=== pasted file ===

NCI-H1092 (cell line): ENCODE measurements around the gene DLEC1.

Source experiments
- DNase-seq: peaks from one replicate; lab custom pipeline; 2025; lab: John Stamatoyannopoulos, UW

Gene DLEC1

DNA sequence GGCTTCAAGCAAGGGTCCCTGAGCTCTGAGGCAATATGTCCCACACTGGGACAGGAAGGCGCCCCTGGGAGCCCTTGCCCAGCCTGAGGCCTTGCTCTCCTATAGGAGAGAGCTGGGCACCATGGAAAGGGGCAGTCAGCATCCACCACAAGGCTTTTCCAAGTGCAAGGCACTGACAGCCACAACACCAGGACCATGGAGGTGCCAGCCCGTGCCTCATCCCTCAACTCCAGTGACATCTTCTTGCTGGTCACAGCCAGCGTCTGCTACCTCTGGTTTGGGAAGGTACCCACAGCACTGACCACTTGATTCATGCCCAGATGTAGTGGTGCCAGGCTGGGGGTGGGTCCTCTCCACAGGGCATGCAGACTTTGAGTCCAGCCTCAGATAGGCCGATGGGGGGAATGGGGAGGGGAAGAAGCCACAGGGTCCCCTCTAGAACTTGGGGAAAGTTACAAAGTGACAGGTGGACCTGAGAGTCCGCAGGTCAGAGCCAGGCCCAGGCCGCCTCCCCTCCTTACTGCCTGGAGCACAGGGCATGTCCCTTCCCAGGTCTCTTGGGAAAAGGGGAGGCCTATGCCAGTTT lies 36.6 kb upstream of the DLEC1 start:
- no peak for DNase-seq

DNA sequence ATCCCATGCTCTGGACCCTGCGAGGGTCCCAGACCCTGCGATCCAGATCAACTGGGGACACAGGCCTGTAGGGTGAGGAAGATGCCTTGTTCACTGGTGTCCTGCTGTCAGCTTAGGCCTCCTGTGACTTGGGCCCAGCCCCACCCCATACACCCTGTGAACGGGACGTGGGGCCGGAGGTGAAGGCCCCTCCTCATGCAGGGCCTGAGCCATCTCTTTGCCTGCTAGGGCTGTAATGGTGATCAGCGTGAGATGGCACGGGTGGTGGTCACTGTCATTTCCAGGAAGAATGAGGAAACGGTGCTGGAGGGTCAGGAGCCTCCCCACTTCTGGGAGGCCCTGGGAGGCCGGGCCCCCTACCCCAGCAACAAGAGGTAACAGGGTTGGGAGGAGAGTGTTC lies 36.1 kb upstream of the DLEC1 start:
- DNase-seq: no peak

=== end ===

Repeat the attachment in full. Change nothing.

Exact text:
NCI-H1092 (cell line): ENCODE measurements around the gene DLEC1.

Source experiments
- DNase-seq: peaks from one replicate; lab custom pipeline; 2025; lab: John Stamatoyannopoulos, UW

Gene DLEC1

DNA sequence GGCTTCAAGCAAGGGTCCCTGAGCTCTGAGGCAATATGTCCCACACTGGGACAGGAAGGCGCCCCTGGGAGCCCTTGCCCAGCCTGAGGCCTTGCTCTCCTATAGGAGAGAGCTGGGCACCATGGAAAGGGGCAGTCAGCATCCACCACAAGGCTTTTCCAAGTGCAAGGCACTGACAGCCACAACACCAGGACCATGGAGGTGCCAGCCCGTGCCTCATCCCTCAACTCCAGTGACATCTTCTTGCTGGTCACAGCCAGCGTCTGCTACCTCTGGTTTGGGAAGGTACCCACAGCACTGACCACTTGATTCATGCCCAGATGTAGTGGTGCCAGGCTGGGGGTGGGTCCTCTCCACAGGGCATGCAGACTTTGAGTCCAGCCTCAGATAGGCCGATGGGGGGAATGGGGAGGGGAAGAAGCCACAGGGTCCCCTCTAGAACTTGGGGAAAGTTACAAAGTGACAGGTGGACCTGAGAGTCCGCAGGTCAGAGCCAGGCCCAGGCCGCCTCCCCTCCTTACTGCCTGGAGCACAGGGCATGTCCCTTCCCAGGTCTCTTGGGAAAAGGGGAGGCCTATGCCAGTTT lies 36.6 kb upstream of the DLEC1 start:
- no peak for DNase-seq

DNA sequence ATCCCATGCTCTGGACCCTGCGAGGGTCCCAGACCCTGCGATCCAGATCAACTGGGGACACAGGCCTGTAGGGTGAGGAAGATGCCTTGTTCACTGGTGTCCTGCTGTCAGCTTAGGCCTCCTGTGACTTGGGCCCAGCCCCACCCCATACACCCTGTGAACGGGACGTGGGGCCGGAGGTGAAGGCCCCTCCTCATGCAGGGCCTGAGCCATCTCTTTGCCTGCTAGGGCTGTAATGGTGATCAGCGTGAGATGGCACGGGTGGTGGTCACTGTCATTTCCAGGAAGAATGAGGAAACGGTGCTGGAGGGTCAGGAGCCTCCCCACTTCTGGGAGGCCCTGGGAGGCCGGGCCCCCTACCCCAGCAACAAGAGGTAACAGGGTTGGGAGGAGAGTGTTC lies 36.1 kb upstream of the DLEC1 start:
- DNase-seq: no peak